What Is a Dependent Clause?

D. Coodin

A dependent clause is a part of a grammatical sentence that contains both a verb and a subject, but does not convey a complete thought. While an independent clause is sufficient to make a sentence on its own, dependent clauses need to be connected to independent clauses to form sentences. Also called subordinate clauses, they often begin with words such as prepositions that indicate their dependence on other elements in a sentence. When used properly, dependent clauses are helpful for varying sentence length and writing style.

A dependent clause is a part of a grammatical sentence that contains both a verb and a subject, but does not convey a complete thought.
A dependent clause is a part of a grammatical sentence that contains both a verb and a subject, but does not convey a complete thought.

Often, this type of clause contains a marker word at the beginning, such as "after," "although," "before," "unless" and "until." These marker words are often prepositions, but not always, and make the clause dependent on another thought to complete it. For example, the clause "When the sun sets over the city in the evening" requires more information to answer what occurs when this event takes place. An independent clause can usually be turned into a dependent clause by adding one of these marker words to its beginning.

As a rule, dependent clauses need to be connected to independent clauses to be made into a complete sentences, which can be accomplished in a variety of ways. A writer can use a comma to do this, for example, "When the sun sets over the city in the evening, shadows appear on the sidewalk." Also, writers can use a comma followed by a coordinating conjunction, such as, "and," "but," "for," "or," "nor," "so" or "yet." An example of this type of connection would be, "He wanted to go outside, but it was too cold," where the second clause is a dependent clause. A dependent clause can also be connected using a semicolon and an independent marker word, such as, "also," "furthermore," "however" and "moreover."

There are many mistakes that writers often make when relating to dependent clauses in a sentence. One of the most common is the sentence fragment, in which this clause is erroneously written as a complete sentence, as in, "Because it was too cold outside." Another common mistake is the comma splice, in which two independent clauses are separated by a comma when a dependent clause is necessary. For example, the sentence "He wanted to go outside, it was too cold" contains two independent clauses. The insertion of "but" after the comma makes the second into a dependent clause and completes the thought in a way that is grammatically correct.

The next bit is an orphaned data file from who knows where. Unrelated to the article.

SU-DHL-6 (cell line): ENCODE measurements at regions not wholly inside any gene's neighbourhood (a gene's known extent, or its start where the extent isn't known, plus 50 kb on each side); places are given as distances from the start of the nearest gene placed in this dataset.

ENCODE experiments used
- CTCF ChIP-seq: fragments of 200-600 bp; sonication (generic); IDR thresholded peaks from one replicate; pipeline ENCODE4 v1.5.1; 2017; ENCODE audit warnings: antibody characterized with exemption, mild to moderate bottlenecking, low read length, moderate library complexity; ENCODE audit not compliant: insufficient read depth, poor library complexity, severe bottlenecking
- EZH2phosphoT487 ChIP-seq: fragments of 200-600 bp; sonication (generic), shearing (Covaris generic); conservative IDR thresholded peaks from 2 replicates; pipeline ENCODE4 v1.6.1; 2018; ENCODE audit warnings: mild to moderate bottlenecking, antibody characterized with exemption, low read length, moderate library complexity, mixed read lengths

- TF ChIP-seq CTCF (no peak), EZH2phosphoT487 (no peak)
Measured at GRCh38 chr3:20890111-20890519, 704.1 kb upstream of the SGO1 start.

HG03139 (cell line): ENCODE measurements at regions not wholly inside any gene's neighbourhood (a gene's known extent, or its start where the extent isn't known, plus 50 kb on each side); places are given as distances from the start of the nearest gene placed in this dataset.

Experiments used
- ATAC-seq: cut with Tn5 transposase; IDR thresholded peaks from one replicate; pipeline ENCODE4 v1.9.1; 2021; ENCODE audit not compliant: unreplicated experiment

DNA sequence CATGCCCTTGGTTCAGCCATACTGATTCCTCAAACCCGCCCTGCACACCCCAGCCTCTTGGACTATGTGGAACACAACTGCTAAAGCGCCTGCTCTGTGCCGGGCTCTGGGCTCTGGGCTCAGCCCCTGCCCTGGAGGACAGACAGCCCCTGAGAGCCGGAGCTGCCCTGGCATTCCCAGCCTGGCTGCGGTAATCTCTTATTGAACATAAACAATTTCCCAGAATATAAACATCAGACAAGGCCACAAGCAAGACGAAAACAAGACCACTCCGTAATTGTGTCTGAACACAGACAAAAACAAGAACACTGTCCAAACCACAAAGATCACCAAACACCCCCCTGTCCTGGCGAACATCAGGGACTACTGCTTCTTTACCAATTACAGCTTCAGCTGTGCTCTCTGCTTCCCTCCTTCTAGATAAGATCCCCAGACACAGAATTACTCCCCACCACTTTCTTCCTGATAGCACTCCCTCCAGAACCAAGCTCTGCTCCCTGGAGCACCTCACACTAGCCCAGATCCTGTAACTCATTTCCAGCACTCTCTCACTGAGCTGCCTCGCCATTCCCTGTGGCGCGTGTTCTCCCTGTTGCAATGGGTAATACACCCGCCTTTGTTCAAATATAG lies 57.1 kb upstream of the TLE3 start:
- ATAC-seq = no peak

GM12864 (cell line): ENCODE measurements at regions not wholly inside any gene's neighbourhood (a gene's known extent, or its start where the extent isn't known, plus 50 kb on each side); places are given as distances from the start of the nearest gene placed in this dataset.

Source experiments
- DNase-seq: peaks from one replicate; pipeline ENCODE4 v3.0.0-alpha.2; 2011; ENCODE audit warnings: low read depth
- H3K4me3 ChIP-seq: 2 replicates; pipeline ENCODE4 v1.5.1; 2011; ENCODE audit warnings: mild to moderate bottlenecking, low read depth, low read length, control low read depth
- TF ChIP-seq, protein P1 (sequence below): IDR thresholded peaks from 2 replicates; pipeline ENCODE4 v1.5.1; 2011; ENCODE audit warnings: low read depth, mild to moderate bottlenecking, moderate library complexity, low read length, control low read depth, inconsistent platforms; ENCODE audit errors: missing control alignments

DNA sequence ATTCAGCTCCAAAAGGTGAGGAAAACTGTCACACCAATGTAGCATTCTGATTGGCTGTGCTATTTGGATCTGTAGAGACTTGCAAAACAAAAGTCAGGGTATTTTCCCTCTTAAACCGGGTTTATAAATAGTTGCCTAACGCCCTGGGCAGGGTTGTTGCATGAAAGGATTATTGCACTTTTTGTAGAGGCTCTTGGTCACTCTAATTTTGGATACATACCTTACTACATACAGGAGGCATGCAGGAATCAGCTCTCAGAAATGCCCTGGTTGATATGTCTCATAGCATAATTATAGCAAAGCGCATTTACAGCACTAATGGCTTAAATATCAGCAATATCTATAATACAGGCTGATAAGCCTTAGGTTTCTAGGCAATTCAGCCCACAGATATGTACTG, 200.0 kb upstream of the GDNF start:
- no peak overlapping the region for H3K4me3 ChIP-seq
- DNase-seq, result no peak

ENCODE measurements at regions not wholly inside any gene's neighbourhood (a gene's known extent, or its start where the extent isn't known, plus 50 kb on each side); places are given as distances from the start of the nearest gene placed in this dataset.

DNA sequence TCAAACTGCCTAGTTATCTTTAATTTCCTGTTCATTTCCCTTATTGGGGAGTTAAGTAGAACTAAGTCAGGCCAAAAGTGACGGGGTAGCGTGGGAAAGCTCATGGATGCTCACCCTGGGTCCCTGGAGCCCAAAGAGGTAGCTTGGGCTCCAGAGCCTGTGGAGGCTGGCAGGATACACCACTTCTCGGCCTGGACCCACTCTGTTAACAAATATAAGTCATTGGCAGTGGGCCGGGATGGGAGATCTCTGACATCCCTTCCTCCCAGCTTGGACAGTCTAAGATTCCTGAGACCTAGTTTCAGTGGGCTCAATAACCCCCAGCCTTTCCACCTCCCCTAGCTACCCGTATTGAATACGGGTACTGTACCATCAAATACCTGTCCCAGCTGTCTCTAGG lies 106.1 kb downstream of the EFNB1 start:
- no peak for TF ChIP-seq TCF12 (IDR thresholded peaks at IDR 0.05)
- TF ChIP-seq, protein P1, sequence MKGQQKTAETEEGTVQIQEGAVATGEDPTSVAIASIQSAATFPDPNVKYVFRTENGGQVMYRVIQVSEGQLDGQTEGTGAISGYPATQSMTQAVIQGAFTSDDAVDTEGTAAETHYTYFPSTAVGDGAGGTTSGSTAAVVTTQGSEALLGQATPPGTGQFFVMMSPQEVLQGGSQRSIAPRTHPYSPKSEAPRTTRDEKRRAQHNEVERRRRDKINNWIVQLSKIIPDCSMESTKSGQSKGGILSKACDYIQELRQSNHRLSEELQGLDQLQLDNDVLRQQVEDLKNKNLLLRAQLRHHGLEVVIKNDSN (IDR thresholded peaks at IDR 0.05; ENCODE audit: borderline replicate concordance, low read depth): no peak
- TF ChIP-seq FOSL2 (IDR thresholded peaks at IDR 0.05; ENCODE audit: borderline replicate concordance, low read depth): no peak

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Discussion Comments


In fiction novels, sometimes authors start sentences with “but.” Is this grammatically acceptable, or does it always make the words following it a dependent clause?

For example, one author wrote a really long descriptive sentence about the scary, dark night out in the forest. She followed that up with this short sentence: “But the little boy was not afraid.”

I'm unsure whether or not this would qualify as a dependent clause. On one hand, if it were taken out of the paragraph, away from the preceding sentence, it would not make any sense, so it is dependent on that sentence. On the other hand, it could have been the second half of a compound sentence.


@giddion – I think you're right. The fact that the clauses have subjects and verbs confuses some people who don't have a good grasp on grammar.

I'm pretty good at it, but still, I remember being confused from time to time by multiple choice questions on achievement tests. We would have these tests at the end of every school year, and the reading and writing section would often have questions that made us choose which example was a complete sentence.

We would have four answers to choose from, and at least one of the answers thrown in to confuse us would be a dependent clause. At first glance, it might sound like a sentence, but our teacher taught us to always ask ourselves if we could understand the sentence without further information. That helped me identify dependent clauses and distinguish them from sentences.


This article made me think of the sentence fragment that my mother used to always say to me. I heard, “Because I said so,” so many times throughout my youth!

At the time, I never considered that this was a dependent clause, but I did notice that it left me wanting more of an explanation. I wanted to ask her why she said so, but all she would reply with was, “Because.”

I do realize that in order to make this a full sentence, she would have had to reiterate what I already knew. She would have had to say, “You can't spend the night with your friend, because I said so.” So, it really wasn't necessary for her to be grammatically correct.


I hate it when people use dependent clauses alone and think that they are complete sentences. I don't see how they cannot tell that the clauses cannot stand alone without further explanation.

My only guess is that because a dependent clause has both a subject and a verb, some people are confused. Maybe the rule that in order to be a sentence, a clause must have both of these is the only thing that these people remember from grammar instruction in school.

Even if I see this in a casual email or a quick text, it bothers me. I don't point it out at the time, because that would make me seem like a jerk, but I do cringe.

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